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Head v. Gammage

United States District Court, S.D. Georgia, Dublin Division

February 6, 2019

TREVIO HEAD, Plaintiff,
v.
FRED GAMMAGE, Deputy Warden of Security, Telfair State Prison; WILLIAM DANFORTH, Warden, Telfair State Prison; ROBERT TOOLE, Field Operations Officer; STEVE UPTON, Classification; TERENCE KILPATRICK; SGT. MIXON; RODNEY MCCLOUD, Prison Official; and PHILLIP HALL, Defendants.

          MAGISTRATE JUDGE'S REPORT AND RECOMMENDATION

          BRIAN K. EM'S UNITED STATES MAGISTRATE JUDGE SOUTHERN DISTRICT OF GEORGIA

         Plaintiff, an inmate at Telfair State Prison (“TSP”) in Helena, Georgia, brought this case pursuant to 42 U.S.C. § 1983, proceeding pro se and in forma pauperis. The Court REPORTS and RECOMMENDS Defendants' motion for summary judgment be GRANTED, (doc. no. 81), Plaintiff's motion for leave to amend be DENIED, (doc. no. 93), a final judgment be ENTERED in favor of Defendants, and this civil action be CLOSED.

         I. FACTS

         A. Plaintiff's Evidence of Gang Violence at TSP

         The only claim remaining at summary judgment is Plaintiff's deliberate indifference to safety claim against Defendants in their individual capacities, and at the core of this claim is Plaintiff's allegation TSP is rife with gang violence to such a degree that violence and terror reign. (See doc. no. 85.) Plaintiff has been an inmate at TSP from late 2013 to the present. (Stm. of Material Facts (“SMF”), doc. no. 81-1, Pl.'s Dep., doc. no. 81-3, p. 26.) Plaintiff has never been involved in any gang-related altercations while at TSP. (Id. at 41-42, 96, 144.) Additionally, he has never been physically attacked or injured at any time while at TSP. (Id.) Plaintiff denies being in a gang or classified as a gang member. (Id. at 25-26.)

         Plaintiff observed four gang-related fights at TSP beginning in 2015. (Id. at 94-95, 107-08, 119-22.) On December 2, 2015, Plaintiff observed members from two rival gangs, the Bloods and Crips, fight in front of Building A. (Id. at 94.) Plaintiff believes they were members of the Bloods and Crips because of what he heard from another inmate. (Id. at 95.) In December 2015, two inmates, believed by Plaintiff to be gang members, said to each other “let's quash our fights, let's quash our beef, ” while Defendants Kilpatrick and Mixon escorted them to their cells. (Id. at 73-76.) Defendants Kilpatrick and Mixon did not say anything while escorting the two inmates. (Id.) On December 3, 2015, TSP officers conducted a shakedown of Building C, and they confiscated twenty-three weapons and wrote nineteen disciplinary reports. (Doc. no. 85-2, pp. 19-30.) In January 2016, Plaintiff observed several gang members congregating outside the gym. (Pl.'s Dep., pp. 87-88.) He believed they were gang members because they were standing in a group and not playing basketball. (Id.) Other than standing in a group, the inmates were not doing anything. (Id.)

         On March 19, 2016, Warden Hall and Deputy Warden McCloud, along with Captain Sikes and Barbara Grant, addressed all eighty inmates, including Plaintiff, in Building B Dorm 2 about the recent violence in that dorm. (Id. at 57-61.) Either Warden Hall or Deputy Warden McCloud said “we place you guys in these dormitories” and “we expect you to lead.” (Id. at 61.) Also, Deputy Warden McCloud screamed “lead” during the speech. (Id.) The speech was not directed at or referencing any particular gang or gang members. (Id. 62-63.) Plaintiff has not observed or heard any Defendant provide gang members with instructions or authority regarding prison security. (Id. at 90-91.)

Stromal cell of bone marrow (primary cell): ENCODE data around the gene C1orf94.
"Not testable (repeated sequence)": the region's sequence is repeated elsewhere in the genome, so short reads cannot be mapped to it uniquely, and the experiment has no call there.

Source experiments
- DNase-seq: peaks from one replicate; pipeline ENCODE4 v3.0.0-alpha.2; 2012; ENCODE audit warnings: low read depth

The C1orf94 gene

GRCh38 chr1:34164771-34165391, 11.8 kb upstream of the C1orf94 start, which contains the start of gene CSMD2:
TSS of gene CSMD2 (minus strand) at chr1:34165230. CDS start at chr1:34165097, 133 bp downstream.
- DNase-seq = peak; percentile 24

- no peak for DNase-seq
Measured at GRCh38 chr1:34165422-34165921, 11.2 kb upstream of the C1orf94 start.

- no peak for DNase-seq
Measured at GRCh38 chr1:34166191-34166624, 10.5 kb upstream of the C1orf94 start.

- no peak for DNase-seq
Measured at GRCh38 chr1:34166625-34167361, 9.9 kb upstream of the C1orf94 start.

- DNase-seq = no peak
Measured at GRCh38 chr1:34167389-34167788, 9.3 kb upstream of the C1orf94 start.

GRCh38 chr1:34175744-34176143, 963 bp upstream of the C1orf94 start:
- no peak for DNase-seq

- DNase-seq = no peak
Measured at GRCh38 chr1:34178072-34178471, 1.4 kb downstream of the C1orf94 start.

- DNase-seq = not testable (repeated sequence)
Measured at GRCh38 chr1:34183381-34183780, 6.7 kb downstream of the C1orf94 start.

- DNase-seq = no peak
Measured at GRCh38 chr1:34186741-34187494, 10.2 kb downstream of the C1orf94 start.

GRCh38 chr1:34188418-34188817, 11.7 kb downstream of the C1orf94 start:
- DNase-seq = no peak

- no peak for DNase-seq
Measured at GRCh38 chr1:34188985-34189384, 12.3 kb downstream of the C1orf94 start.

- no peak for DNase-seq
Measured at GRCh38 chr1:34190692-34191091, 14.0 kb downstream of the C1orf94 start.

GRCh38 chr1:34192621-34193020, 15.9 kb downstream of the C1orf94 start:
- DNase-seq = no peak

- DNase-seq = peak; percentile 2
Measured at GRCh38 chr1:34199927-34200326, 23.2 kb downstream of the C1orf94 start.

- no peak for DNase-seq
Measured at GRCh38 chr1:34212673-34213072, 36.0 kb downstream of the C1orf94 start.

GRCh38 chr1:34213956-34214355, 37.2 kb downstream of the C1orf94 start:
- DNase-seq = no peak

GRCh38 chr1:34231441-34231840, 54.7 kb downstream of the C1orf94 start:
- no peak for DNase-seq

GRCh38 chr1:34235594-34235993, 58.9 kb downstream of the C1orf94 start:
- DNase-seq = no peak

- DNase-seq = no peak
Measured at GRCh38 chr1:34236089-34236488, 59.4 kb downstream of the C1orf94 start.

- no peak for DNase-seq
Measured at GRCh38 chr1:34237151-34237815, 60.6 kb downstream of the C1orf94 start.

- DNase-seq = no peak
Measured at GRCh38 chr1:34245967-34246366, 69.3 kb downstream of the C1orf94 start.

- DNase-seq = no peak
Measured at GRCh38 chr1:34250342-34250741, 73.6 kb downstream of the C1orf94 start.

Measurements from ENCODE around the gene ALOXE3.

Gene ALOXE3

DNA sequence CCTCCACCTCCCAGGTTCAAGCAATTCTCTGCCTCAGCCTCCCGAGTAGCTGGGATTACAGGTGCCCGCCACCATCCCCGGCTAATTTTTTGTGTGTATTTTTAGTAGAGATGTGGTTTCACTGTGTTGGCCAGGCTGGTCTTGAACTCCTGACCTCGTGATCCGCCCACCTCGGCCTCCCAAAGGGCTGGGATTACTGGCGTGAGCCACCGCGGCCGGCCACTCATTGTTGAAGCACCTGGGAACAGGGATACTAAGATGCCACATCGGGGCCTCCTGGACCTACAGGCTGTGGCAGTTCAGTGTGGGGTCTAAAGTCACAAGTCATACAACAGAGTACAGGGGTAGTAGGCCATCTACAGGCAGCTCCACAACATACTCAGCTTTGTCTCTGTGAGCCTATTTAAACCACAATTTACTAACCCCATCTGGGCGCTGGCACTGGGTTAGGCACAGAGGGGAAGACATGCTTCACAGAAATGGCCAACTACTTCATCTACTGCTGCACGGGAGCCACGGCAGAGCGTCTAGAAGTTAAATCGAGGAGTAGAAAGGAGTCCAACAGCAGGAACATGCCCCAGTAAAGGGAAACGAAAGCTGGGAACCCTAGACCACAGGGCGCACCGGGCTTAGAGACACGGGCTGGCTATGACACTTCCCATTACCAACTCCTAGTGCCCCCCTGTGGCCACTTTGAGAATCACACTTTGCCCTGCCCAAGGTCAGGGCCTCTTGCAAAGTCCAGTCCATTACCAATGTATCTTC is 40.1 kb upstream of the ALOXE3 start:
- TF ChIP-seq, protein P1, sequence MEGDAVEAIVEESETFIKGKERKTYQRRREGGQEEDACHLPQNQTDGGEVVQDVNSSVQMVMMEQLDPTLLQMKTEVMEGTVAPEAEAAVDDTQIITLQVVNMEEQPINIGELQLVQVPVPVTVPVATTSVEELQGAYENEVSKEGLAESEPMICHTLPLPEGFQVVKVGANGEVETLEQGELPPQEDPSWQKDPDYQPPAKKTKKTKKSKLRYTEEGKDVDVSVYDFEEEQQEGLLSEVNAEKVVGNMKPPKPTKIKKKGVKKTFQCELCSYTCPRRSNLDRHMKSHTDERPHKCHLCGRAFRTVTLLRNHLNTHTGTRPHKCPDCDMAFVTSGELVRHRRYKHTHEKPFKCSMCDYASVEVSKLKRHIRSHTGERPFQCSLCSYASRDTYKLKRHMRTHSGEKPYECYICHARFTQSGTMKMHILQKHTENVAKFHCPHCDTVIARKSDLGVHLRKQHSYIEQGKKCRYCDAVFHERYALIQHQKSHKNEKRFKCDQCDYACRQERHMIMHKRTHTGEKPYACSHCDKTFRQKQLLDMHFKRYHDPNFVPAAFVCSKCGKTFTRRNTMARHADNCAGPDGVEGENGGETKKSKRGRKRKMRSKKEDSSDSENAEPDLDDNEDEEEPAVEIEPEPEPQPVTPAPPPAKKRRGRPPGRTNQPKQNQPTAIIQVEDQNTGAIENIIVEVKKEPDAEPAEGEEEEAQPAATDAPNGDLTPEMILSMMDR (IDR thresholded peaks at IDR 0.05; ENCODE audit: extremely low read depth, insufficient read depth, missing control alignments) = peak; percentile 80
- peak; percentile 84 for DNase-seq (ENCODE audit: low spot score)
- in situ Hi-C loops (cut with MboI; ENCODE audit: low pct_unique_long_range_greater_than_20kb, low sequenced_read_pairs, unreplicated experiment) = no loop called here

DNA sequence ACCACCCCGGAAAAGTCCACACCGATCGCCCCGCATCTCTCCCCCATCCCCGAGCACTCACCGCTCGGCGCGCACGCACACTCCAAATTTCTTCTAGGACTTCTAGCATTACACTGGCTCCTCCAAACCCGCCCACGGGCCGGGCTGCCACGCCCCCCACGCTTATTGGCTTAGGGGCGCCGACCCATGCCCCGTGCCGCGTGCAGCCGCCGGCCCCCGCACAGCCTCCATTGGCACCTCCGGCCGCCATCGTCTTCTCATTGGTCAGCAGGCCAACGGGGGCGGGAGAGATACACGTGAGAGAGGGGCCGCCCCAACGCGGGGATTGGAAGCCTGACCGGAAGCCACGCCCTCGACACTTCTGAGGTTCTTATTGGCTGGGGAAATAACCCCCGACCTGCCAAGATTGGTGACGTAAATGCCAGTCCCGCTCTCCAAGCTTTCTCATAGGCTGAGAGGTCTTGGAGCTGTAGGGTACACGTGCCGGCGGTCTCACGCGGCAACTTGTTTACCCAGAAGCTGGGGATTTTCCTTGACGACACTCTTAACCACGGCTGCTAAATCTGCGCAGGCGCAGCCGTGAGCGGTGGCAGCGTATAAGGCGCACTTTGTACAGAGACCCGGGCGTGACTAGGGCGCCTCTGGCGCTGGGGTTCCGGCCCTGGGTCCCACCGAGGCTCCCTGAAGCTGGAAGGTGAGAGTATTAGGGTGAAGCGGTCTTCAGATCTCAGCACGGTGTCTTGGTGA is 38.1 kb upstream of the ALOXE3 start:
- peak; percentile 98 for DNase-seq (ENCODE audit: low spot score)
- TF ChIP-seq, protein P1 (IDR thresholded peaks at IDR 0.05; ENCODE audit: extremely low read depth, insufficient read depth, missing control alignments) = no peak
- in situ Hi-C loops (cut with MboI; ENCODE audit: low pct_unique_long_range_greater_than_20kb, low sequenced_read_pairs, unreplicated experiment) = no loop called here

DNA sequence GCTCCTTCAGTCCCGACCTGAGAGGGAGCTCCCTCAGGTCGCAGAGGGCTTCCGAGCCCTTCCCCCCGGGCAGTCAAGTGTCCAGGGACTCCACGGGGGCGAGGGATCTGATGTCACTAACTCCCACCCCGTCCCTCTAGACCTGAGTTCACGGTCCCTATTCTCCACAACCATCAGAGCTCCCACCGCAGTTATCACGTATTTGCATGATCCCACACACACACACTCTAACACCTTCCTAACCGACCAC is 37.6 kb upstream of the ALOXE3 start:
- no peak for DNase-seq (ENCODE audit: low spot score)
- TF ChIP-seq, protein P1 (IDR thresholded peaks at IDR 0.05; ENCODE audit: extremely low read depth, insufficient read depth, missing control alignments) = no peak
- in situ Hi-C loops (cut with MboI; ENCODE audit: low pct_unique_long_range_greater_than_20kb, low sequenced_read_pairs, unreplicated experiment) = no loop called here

At some point between July and December 2016, Plaintiff, while in Building B Dorm 2, observed a Blood gang member stab a Mexican gang member in Building C. (Id. at 104-08.) Plaintiff could not identify the inmates involved in the altercation. (Id. at 107.) He believed they were gang members because one was a “Mexican man” and the Blood gang member made a “war call.” (Id. at 107-108.)

         On June 8, 2016, between 5:40 p.m. and 6:00 p.m., a TSP correctional officer allowed members of the “Aron Brotherhood” gang to meet and assault another prisoner outside the gym at TSP. (Doc. no. 13, p. 3.) On June 10, 2016, CERT officers allowed “Gangster Disciples” to gather during yard time. (Id.) On either June 18 or June 19, 2016, Aron Brotherhood and Gangster Disciples members “tattooed a penis on [another inmate's] back that stated I am a child molester, ” and they forced another inmate to pack his stuff and leave the dorm. (Id.) On June 20, 2016, unknown gang members stabbed unknown individuals in Buildings D and G. (Id.) The prison was placed on lockdown as a result of these incidents. (Doc. no. 16, p. 3.)

         On July 12, 2016, TSP officials conducted a shakedown and confiscated fifty-five weapons, six cell phones, five cell phone chargers, 6.9 grams of marijuana, one external hard drive, four gallons of homemade alcohol, twelve green dot cards, two cellular phone batteries, five tattoo guns, and nine water heaters. (Doc. no. 85-2, pp. 19-20; doc. no. 16, pp. 1-2.) On July 25, 2016, gang members were involved in three more stabbings. (Doc. no. 16, p. 2.) On November 24, 2016, unknown Blood and Crip gang members assaulted each other. (Doc. no. 40, p. 5.) On December 2, 2016, unknown Blood gang members cut S-Rock, a former Blood gang member, in the face for being a snitch. (Id.)